"It's the economy, stupid" is a phrase that finds a new life before every election.
The phrase contains a grain of truth in that the American economy has been in decline or stagnant for some time. Many economists are not terribly optimistic about the near future.
While there are those politicians from both parties who attempt to marginalize the "controversial, divisive social issues" every election cycle, new studies and research is revealing that it is the state of the family that is actually the problem with the economy.
Strong families equate to a stronger economy.
One new study reveals that the American economic landscape looks bleaker today because the American family unit is not as strong as it once was.
While homosexual activists work to redefine marriage and family, a secular progressive government undermines its very foundations while claiming to help it.
Another study reveals that the War on Poverty, championed by the far left progressives, has actually become a war on marriage. A so-called "helping hand" has become a slap in the face of marriage.
Godly principle on marriage and family is the guiding light in our present darkness.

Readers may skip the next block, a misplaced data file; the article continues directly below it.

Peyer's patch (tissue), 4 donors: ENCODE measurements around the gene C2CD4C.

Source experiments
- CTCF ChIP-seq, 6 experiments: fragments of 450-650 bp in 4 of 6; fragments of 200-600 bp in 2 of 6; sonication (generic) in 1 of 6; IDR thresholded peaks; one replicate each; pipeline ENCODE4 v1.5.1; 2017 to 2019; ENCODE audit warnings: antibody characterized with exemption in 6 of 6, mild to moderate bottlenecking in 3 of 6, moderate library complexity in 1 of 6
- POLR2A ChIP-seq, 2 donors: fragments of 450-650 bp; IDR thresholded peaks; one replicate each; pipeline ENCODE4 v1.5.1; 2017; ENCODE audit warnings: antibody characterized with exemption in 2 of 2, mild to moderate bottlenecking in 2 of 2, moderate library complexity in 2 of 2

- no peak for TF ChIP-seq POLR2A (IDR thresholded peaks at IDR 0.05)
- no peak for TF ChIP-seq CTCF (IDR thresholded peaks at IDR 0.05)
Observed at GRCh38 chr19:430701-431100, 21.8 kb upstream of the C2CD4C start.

First, this from The American Enterprise Institute.
The standard portrayals of economic life for ordinary Americans and their families paint a picture of stagnancy, even decline, amidst rising income inequality or joblessness. But rarely does the public conversation about the changing economic fortunes of Americans and their families look at questions of family structure. This is an important oversight because, as this report shows, changes in family formation and stability are central to the changing economic landscape of American families, to the declining economic status of men, and to worries about the health of the American dream.
This study documents five key findings about the relationships between family patterns and economic well-being in America.
1. The retreat from marriage—a retreat that has been concentrated among lower-income Americans—plays a key role in the changing economic fortunes of American family life. We estimate that the growth in median income of families with children would be 44 percent higher if the United States enjoyed 1980 levels of married parenthood today. Further, at least 32 percent of the growth in family-income inequality since 1979 among families with children and 37 percent of the decline in men’s employment rates during that time can be linked to the decreasing number of Americans who form and maintain stable, married families.